Maura Sullivan is a costume designer based in Madrid, Spain. She has been with the Face 2 Face team for six seasons where she has designed A Christmas Carol, Drockula, A Midsummer’s Night Dream, Jekyll & Hyde, Dis-Orient Express, Line and A New York Fairy Tale. It´s a pleasure to have her in our team. We invite you to get to know a bit better her beautiful world of patterns and fabrics through this interview.

Tell us about yourself, where were you born and educated and when did you decide to become a designer?

I was born in Philadelphia, Pennsylvania and grew up in Raleigh, North Carolina. In university I studied fine arts, textile arts and fashion design. I then moved to New York and got my master’s degree in museum studies: fashion and textiles. I don’t think I ever decided to be a designer. I decided I wouldn’t be anything else.

Do you remember the first item you designed?

In textile art class I created a coat woven out of cut up black plastic garbage bags. It got a lot of attention and it was suggested I go into fashion design. I took the advice.

What attracted you to designing for theatre?

My love of historic costume.

How did you start working in Face 2 Face´s costume design department?

Persistance. They didn’t know how much they needed me. Ha ha.

Can you talk us through the creative process you follow to create your designs?

Research and more research, and tons of images. I like to make moodboards for each character, I love Pinterest. Shopping for fabrics and trims also gives me many ideas. After I get my research and materials together I begin to sketch the characters.

What essential skills does a costume designer need to have?

It’s only half about the design. In addition to basic drawing, pattern making and sewing skills, you have to be a people person as you often work with many difficult personalities. Also, unless you have an assistant you need to be as organized as you are creative.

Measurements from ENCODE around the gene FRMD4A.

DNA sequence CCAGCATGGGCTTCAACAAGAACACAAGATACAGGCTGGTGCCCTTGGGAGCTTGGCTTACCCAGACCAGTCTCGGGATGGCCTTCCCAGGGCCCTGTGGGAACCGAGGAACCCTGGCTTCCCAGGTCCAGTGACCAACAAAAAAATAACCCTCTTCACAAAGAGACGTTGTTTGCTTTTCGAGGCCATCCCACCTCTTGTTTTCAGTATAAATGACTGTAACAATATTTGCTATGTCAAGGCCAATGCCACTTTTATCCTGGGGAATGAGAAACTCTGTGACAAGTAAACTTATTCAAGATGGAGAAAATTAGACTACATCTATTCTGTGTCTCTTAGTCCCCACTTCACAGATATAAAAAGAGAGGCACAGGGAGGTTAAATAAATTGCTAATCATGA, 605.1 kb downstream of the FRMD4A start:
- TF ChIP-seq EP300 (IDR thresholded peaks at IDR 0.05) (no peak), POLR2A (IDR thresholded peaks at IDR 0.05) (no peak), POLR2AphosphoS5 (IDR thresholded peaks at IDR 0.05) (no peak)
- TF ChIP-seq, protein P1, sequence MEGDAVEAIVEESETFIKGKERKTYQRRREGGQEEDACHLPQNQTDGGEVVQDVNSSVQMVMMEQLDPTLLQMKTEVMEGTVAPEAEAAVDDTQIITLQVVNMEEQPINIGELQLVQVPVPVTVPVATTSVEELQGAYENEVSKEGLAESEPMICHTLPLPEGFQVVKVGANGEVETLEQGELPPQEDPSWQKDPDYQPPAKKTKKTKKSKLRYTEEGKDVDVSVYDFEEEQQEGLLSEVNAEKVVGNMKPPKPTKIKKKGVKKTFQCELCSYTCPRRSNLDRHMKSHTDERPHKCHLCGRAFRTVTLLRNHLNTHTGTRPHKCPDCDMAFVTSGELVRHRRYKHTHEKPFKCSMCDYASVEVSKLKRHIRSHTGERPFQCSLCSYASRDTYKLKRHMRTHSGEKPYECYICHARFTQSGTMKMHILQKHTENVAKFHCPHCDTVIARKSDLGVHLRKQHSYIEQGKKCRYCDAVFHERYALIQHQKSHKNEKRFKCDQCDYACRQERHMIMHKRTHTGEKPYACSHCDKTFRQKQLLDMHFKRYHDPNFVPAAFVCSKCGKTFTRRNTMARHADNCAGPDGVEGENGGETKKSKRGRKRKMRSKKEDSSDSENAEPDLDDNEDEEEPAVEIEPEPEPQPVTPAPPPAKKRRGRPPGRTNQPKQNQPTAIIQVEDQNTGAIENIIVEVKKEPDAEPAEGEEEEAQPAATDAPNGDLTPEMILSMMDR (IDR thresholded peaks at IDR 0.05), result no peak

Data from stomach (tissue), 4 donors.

What´s the most important characteristic that a costume made for a theatre play need to have?

There is always an ongoing battle between the actor and the designer. A costume needs to be comfortable, to a point. Imagine how you would move diferently in a corset, or tight shouldered coat. You would have to stand and move like someone from that time period. The correct posture and walk can add a lot to the actor’s performance.

What would you say is the best thing about your work and which is the hardest?

My favorite part of the job is the research and fabric shopping. The hardest part is making everyone happy.

What do you enjoy most: the costume design part or the production process (creating or making the ideas come true)?

I love the design phase; but having control over the production process gives me the opportunity to play around and often discover new ways of doing things.

Do you have a costume or collection that you feel especially proud of?

I’m especially fond of the costumes I designed for Face 2 Face’s production of A Midsummer Night’s Dream.

What is the workplace of a Costume Designer like?

Mine is full of reference books, art supplies, post cards, toys, vintage sewing tools, rulers, scissors, and piles and piles of fabrics and trims.. and most importantly a large table with absolutely nothing on it.

Do you have any advice for someone wanting to do what you do?

Dream big and never give up.


Thank you Maura!